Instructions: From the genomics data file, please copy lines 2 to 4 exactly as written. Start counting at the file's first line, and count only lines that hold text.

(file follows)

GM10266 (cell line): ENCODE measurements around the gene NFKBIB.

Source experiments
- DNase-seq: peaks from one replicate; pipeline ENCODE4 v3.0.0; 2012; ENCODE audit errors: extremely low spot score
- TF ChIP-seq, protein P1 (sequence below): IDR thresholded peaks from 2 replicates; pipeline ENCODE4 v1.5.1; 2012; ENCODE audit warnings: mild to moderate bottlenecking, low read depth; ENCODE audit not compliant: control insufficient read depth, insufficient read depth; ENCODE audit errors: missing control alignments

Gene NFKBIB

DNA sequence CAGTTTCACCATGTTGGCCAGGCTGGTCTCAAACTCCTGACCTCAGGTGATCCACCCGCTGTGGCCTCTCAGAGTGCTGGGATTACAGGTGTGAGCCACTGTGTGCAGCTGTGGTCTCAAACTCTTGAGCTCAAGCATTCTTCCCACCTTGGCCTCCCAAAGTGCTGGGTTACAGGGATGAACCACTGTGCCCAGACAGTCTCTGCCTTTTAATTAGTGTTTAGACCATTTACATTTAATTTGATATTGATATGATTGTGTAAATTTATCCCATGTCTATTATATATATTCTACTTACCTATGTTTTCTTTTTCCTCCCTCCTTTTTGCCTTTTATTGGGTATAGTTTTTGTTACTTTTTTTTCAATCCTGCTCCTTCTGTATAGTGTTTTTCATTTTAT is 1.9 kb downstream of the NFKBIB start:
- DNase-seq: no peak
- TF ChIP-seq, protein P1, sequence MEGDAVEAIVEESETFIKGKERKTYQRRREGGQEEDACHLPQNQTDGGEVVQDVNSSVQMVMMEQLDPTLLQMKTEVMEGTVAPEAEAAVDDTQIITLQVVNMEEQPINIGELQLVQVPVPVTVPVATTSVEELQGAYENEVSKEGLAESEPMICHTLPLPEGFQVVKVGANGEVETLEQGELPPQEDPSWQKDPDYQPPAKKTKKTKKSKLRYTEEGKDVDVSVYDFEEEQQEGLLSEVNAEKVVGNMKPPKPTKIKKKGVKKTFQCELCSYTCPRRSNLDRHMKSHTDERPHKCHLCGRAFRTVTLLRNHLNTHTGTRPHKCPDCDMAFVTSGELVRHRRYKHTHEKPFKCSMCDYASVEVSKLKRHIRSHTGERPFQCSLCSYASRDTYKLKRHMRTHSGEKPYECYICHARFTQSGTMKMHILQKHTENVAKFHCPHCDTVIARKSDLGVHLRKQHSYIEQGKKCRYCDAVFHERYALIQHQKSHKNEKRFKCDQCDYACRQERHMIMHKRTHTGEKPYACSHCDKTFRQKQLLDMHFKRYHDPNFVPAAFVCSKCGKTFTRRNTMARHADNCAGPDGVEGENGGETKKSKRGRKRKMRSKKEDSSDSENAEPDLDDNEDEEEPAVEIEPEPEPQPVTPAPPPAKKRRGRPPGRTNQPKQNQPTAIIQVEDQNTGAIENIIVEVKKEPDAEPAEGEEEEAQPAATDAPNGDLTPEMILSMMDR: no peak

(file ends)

Source experiments
- DNase-seq: peaks from one replicate; pipeline ENCODE4 v3.0.0; 2012; ENCODE audit errors: extremely low spot score
- TF ChIP-seq, protein P1 (sequence below): IDR thresholded peaks from 2 replicates; pipeline ENCODE4 v1.5.1; 2012; ENCODE audit warnings: mild to moderate bottlenecking, low read depth; ENCODE audit not compliant: control insufficient read depth, insufficient read depth; ENCODE audit errors: missing control alignments